Lions are such a symbol of the African wild that it is nearly impossible to picture it without them.
As wild lion populations decrease – their numbers have halved in the last 20 years – the outlook seems increasingly grim, but connecting with conservationists working to protect Africa’s large carnivores is an excellent shot-in-the-arm of hope for these big cats’ future. As the zoo community celebrates World Lion Day on August 10, there are positive updates from the field to amplify the critical work being done.
In choosing its partners in the field, Cleveland Metroparks Zoo seeks conservation organizations that approach their work holistically, think strategically, and perhaps most importantly, pursue collaborations that advance the mission and build capacity. Ruaha Carnivore Project (RCP), which recently shared some exciting news, is a good example of these principles.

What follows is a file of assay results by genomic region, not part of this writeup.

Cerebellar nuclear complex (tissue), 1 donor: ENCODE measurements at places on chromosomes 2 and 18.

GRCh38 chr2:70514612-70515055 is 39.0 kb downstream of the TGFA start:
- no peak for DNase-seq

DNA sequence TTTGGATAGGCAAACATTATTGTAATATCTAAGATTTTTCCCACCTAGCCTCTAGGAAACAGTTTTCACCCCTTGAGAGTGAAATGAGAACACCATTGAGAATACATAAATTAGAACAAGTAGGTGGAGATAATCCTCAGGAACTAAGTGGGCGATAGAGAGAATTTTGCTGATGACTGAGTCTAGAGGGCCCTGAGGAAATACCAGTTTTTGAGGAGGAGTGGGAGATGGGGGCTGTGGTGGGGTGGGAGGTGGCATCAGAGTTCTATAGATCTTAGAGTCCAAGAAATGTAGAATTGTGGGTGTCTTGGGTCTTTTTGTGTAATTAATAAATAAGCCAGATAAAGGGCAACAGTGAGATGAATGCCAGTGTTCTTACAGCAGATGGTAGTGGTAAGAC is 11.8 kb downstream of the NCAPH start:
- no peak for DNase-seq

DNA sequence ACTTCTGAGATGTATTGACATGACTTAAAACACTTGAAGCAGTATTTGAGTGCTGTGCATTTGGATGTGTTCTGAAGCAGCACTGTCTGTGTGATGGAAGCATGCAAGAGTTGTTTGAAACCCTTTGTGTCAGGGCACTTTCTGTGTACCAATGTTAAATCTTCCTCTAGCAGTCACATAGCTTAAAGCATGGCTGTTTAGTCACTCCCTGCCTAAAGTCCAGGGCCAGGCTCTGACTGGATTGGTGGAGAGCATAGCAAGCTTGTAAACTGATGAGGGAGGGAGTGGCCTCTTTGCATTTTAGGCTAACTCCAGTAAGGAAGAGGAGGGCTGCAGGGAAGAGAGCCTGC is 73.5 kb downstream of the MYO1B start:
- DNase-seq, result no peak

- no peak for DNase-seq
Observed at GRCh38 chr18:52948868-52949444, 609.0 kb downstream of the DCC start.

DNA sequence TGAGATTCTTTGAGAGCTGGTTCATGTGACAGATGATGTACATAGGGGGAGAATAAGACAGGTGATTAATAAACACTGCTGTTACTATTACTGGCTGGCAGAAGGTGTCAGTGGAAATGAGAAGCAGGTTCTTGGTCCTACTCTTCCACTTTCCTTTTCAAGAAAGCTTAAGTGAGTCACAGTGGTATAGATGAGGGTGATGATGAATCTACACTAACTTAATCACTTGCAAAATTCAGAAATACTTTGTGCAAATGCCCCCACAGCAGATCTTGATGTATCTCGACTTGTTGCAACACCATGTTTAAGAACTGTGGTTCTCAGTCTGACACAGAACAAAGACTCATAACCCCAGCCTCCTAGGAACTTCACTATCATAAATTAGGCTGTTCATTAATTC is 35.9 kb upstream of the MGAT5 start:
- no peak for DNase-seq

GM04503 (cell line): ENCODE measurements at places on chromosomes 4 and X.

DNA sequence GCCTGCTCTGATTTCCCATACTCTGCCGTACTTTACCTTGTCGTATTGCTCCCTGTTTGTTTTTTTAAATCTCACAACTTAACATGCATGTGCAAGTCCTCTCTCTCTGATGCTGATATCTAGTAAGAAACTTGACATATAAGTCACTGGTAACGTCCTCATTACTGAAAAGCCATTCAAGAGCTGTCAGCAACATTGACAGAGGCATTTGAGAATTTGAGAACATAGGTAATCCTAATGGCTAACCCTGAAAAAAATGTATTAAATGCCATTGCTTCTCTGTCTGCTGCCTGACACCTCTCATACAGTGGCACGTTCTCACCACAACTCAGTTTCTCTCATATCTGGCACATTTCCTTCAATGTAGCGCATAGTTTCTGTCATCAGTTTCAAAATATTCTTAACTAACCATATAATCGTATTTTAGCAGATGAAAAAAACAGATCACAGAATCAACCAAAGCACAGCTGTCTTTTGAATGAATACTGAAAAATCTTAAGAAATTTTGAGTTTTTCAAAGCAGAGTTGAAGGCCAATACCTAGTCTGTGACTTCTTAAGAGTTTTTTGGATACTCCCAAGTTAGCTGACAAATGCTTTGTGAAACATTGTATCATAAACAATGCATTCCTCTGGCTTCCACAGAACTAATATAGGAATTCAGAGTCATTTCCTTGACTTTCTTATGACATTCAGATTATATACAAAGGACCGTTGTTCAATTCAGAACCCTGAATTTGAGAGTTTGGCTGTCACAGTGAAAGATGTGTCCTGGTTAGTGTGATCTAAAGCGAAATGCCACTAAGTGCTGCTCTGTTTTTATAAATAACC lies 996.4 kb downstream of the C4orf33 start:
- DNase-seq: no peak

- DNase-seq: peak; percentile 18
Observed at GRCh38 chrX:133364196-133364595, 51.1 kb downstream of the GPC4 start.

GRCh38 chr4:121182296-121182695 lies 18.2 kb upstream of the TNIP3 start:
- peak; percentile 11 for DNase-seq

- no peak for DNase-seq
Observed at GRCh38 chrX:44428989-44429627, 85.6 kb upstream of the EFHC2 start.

RCP has worked collaboratively with Lion Landscapes over the last year to increase impact in protecting large carnivores through research and monitoring; education and capacity building; and community programs and benefits. For your Zoo’s efforts in lion conservation, this means greater scalability, visibility, and reach; more communities engaged, and more carnivores protected.
World Lion Day is an opportunity to raise awareness and support for crucial programs that protect large carnivores and bolster the communities that live alongside them. Your support helps the Ruaha Carnivore Project continue and build these initiatives:
African lion populations are now smaller than the population of elephants, rhinos and gorillas - with about 20,000 lions remaining in the wild. Protecting wild lions is a vitally important part of the African wild ecosystem. And, protecting lions – along with other large carnivores such as cheetahs, wild dogs, and hyenas – also means helping a healthy habitat and the myriad of species with which it’s shared.
Author: Emily Baber